Nail Polish – An Invention of the Twenty-First Century

While Vernis à Ongles may look like a charmingly amateurish homemade product, it is actually the result of twentieth century chemical technology. Its precise formulation is a trade secret, but there are certain basic components.

Most polishes have a dye or pigment and something to make a film. Nitrocellulose is one of the most common film formers. Some nail polishes are water-based and do not contain nitrocellulose or petrochemical solvents such as ethyl acetate, butyl acetate and toluene.


Although nail polish seems like a thoroughly modern invention, it is actually one of the oldest cosmetic products. The first nail polishes were formulated in China in 3000 BC. A mixture of beeswax, egg whites, gum Arabic and gelatin was mixed with natural dyes, like those found in roses or orchids. The polish was applied to the nails and left to dry for hours or overnight.

The trend eventually spread to Ancient Egypt where women would use henna to dye their nails. Mummified pharaohs have been shown to have had their nails colored with henna. This practice also became popular in India and Africa where it was common for upper-class women to color their nails.

By the turn of the 20th century, nail polishes had started to appear in various forms – sticks, blocks, powders and liquids. It was around this time that Northam Warren introduced his Cutex line of nail polishes which contained nitrocellulose.


There are several shades of nail polish to choose from. Each shade of polish can say something different about your personality.

For example, pink nail polish shows that you are a kind, gentle, and loving person. You always look for the best in others and treat them with respect.

A light blue color reveals your youthful spirit. You are often naive and inexperienced in worldly matters, but you can be very charming. Light blue nail polish is also a popular code for telling your TikTok friends that you are off the market or in a new relationship.

Darker red nail polish shades, like bordeaux and burgundy, reveal your mature side. You are confident and self-assured, but you have a soft heart. Your friends and colleagues trust you with their most secret issues. You are the ultimate optimist and always see the glass as half full.


Unlike other beauty products that have evolved over hundreds or even thousands of years, nail polish is almost entirely the invention of twentieth century technology. Its ingredients, formulation and production reflect developments in modern chemistry and manufacturing processes.

Several ingredients are necessary to produce nail polish, including film formers, resins and plasticizers, solvents and coloring agents. The exact formulation is a trade secret and is subject to change as chemicals are approved or discredited for certain purposes, and production techniques are improved.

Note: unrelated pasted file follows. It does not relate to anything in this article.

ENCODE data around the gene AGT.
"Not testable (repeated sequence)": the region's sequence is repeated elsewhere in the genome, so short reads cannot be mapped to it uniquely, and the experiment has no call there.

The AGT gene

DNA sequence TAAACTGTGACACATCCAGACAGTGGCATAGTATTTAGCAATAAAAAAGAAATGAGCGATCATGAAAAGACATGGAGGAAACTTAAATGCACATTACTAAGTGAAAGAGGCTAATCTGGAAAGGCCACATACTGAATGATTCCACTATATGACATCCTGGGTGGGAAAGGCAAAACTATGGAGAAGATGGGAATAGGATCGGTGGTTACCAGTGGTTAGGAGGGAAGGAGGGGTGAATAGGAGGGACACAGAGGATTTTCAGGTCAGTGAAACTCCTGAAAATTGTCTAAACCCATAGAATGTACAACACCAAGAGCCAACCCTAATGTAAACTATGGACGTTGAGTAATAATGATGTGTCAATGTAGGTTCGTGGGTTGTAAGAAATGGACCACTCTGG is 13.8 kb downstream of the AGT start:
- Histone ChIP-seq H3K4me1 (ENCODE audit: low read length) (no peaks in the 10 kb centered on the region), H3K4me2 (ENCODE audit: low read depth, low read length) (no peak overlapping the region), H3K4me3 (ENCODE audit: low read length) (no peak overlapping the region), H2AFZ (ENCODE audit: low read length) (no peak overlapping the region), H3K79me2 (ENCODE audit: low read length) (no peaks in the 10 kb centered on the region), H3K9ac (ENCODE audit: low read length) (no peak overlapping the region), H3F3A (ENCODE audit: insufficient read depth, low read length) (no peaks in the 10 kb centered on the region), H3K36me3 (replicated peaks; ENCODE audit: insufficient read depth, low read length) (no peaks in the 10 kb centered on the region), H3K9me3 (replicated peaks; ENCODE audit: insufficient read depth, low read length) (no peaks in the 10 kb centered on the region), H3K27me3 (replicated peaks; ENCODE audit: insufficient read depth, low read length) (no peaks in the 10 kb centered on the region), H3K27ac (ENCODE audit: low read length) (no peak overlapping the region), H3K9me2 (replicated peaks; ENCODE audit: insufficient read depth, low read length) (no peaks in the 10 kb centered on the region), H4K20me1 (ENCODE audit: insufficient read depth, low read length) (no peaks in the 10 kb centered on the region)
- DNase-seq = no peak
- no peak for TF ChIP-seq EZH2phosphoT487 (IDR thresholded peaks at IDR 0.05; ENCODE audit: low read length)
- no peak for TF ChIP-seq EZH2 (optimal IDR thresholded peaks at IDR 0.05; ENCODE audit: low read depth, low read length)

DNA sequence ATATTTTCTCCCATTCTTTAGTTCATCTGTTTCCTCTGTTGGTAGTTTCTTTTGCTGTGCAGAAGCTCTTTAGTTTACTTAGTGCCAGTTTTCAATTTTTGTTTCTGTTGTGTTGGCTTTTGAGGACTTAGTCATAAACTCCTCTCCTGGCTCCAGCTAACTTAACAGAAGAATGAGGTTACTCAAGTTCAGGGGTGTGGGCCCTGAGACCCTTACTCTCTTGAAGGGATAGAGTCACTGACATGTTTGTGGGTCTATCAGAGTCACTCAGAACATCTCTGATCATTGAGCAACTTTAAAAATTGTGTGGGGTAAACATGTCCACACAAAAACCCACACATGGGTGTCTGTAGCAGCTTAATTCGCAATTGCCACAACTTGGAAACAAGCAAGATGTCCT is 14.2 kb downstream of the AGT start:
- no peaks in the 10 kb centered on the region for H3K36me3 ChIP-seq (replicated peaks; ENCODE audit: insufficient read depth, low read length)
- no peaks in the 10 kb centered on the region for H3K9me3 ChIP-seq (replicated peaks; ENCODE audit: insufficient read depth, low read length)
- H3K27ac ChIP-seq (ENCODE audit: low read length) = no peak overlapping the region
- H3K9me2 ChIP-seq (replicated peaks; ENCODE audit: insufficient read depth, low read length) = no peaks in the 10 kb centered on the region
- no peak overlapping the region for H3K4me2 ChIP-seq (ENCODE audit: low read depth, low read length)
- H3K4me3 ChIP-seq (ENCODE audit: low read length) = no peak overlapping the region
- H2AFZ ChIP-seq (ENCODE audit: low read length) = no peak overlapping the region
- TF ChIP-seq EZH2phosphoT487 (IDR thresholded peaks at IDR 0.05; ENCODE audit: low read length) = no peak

To apply nail polish, roll the bottle between your hands for 15-20 seconds to mix and agitate the ingredients. Then, wipe the brush clean and keep just enough polish on it to cover one nail. Begin with the center of the nail and then swipe down the left and right sides. This technique will help prevent streaking and allow you to apply the color evenly. Then let the polish dry completely before adding a second coat.


All nail polishes contain a film-forming polymer like nitrocellulose (cellulose nitrate cotton) and one or more plasticizers, such as triphenyl phosphate, trimethyl pentanyl diisobutyrate, camphor or dibutyl phthalate. Nitrocellulose provides the hard, shiny finish of the nail polish and protects nails from cracking and peeling. Other chemicals, such as the thickener stearalkonium hectorite and the UV-absorbing compound benzophenone-1, help nail polish remain colorfast.

Most nail polishes also contain colorings that can be organic or inorganic. The colors are dissolved in solvents that hold them until they are mixed with other ingredients and applied to the nails. Many polishes contain micas for those pretty, pearlescent hues.

The main problem with traditional nail polish is the list of toxic ingredients that are present in the formulas. These chemicals are hazardous to anyone who uses them and are particularly harmful for pregnant women and children who are still developing their immune systems. Dibutyl phthalate, for instance, is a plasticizer that increases polish durability and shine but can cause endocrine impacts, and it has been linked to reproductive issues.